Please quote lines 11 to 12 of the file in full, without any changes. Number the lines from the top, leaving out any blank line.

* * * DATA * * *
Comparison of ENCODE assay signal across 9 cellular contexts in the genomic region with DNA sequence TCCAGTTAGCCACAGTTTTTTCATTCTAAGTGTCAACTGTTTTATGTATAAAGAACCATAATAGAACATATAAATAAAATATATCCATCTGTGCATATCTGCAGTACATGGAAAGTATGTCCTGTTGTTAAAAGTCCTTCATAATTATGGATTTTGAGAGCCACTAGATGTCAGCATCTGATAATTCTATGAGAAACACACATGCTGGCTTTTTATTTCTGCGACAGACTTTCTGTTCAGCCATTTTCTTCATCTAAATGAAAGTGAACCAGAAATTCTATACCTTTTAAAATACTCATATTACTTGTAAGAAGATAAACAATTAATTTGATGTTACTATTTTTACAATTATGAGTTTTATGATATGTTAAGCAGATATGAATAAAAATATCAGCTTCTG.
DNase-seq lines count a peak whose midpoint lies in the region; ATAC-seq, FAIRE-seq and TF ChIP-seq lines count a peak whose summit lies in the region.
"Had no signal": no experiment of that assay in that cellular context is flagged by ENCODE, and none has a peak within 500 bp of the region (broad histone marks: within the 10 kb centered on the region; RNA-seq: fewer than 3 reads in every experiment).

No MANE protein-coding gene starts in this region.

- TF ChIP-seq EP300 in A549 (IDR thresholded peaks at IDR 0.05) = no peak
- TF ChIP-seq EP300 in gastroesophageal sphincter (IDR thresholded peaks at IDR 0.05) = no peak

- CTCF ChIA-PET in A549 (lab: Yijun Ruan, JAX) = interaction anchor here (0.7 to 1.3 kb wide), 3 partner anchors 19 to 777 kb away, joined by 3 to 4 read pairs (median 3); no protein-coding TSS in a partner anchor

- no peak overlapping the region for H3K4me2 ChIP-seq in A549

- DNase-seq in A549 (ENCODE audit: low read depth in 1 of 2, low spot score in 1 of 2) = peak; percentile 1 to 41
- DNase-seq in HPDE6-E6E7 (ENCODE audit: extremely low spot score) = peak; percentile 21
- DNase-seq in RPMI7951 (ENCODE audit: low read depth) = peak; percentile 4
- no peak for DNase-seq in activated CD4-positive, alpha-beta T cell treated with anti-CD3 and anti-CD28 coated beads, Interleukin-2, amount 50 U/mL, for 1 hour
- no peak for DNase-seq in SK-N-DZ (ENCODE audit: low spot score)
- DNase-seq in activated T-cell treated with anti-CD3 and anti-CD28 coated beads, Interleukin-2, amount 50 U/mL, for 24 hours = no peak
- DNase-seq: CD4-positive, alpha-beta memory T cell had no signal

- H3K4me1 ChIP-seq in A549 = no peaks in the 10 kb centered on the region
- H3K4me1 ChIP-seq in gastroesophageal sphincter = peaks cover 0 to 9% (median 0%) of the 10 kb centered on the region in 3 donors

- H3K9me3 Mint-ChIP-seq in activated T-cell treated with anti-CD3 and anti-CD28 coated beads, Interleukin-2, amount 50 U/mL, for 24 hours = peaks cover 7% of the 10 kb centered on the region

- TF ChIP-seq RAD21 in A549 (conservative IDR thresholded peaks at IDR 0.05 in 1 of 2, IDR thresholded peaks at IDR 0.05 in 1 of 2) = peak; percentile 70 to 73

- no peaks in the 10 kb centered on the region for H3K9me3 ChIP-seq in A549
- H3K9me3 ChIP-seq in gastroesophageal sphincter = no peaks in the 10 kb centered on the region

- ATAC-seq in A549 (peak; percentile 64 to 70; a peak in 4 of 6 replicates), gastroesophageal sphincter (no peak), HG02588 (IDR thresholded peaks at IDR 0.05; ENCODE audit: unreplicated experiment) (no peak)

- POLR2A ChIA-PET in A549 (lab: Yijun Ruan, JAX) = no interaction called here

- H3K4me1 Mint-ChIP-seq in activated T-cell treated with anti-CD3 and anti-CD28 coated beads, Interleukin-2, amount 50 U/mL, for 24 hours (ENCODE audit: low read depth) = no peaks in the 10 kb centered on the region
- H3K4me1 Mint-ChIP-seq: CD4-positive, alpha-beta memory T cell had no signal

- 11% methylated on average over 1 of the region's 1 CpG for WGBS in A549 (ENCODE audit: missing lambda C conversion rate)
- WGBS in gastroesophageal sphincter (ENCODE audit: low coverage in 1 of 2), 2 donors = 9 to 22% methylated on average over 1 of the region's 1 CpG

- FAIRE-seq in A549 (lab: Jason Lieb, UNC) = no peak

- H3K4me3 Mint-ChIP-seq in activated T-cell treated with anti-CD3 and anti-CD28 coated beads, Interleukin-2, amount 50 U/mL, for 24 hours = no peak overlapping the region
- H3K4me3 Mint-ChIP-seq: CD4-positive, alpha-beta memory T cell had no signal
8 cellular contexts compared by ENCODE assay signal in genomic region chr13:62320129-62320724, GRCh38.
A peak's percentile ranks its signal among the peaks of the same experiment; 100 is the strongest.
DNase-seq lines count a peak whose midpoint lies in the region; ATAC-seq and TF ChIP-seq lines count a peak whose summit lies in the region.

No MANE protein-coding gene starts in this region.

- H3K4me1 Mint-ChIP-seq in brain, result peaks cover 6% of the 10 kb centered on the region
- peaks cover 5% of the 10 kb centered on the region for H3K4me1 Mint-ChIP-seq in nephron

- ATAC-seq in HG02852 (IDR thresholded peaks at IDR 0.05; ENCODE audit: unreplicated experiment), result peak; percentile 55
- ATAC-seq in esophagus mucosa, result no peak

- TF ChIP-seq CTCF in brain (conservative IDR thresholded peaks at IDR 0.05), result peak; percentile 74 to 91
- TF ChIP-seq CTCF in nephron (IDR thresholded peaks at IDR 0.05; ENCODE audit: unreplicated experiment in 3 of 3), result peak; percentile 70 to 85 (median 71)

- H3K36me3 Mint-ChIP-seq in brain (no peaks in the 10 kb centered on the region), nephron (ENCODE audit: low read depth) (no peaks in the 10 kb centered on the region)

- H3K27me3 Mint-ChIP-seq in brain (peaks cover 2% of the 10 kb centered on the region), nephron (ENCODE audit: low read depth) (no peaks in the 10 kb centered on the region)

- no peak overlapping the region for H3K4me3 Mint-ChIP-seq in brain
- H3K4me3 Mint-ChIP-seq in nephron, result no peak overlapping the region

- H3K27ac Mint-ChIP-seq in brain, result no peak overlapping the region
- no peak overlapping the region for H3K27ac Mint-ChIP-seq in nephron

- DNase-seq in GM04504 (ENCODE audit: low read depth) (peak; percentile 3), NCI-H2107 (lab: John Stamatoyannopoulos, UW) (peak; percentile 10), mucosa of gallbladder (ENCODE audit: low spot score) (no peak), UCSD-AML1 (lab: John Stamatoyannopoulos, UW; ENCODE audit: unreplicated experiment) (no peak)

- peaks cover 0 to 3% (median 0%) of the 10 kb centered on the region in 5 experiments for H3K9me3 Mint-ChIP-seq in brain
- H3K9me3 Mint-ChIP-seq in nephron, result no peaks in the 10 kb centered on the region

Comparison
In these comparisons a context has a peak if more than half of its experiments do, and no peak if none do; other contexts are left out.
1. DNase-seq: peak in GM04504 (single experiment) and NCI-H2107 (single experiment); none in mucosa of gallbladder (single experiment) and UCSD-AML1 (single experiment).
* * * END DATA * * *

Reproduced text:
- DNase-seq in RPMI7951 (ENCODE audit: low read depth) = peak; percentile 4
- no peak for DNase-seq in activated CD4-positive, alpha-beta T cell treated with anti-CD3 and anti-CD28 coated beads, Interleukin-2, amount 50 U/mL, for 1 hour